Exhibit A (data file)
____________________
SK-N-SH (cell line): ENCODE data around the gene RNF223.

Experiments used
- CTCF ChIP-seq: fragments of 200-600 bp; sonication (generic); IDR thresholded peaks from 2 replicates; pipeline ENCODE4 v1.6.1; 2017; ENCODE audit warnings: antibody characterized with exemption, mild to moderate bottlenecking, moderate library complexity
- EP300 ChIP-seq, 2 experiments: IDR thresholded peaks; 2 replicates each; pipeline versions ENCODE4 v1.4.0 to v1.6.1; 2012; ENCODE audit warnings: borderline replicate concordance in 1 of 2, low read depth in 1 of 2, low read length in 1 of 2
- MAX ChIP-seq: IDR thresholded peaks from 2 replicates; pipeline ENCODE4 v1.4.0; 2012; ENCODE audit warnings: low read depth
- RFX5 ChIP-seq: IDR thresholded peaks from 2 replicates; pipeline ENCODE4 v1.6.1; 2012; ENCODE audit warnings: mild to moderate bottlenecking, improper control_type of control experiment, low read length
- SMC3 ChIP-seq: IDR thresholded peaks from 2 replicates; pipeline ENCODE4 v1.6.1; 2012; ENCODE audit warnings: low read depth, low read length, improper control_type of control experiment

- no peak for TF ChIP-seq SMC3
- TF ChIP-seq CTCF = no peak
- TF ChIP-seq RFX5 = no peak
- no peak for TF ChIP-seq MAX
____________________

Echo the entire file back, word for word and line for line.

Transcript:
SK-N-SH (cell line): ENCODE data around the gene RNF223.

Experiments used
- CTCF ChIP-seq: fragments of 200-600 bp; sonication (generic); IDR thresholded peaks from 2 replicates; pipeline ENCODE4 v1.6.1; 2017; ENCODE audit warnings: antibody characterized with exemption, mild to moderate bottlenecking, moderate library complexity
- EP300 ChIP-seq, 2 experiments: IDR thresholded peaks; 2 replicates each; pipeline versions ENCODE4 v1.4.0 to v1.6.1; 2012; ENCODE audit warnings: borderline replicate concordance in 1 of 2, low read depth in 1 of 2, low read length in 1 of 2
- MAX ChIP-seq: IDR thresholded peaks from 2 replicates; pipeline ENCODE4 v1.4.0; 2012; ENCODE audit warnings: low read depth
- RFX5 ChIP-seq: IDR thresholded peaks from 2 replicates; pipeline ENCODE4 v1.6.1; 2012; ENCODE audit warnings: mild to moderate bottlenecking, improper control_type of control experiment, low read length
- SMC3 ChIP-seq: IDR thresholded peaks from 2 replicates; pipeline ENCODE4 v1.6.1; 2012; ENCODE audit warnings: low read depth, low read length, improper control_type of control experiment

- no peak for TF ChIP-seq SMC3
- TF ChIP-seq CTCF = no peak
- TF ChIP-seq RFX5 = no peak
- no peak for TF ChIP-seq MAX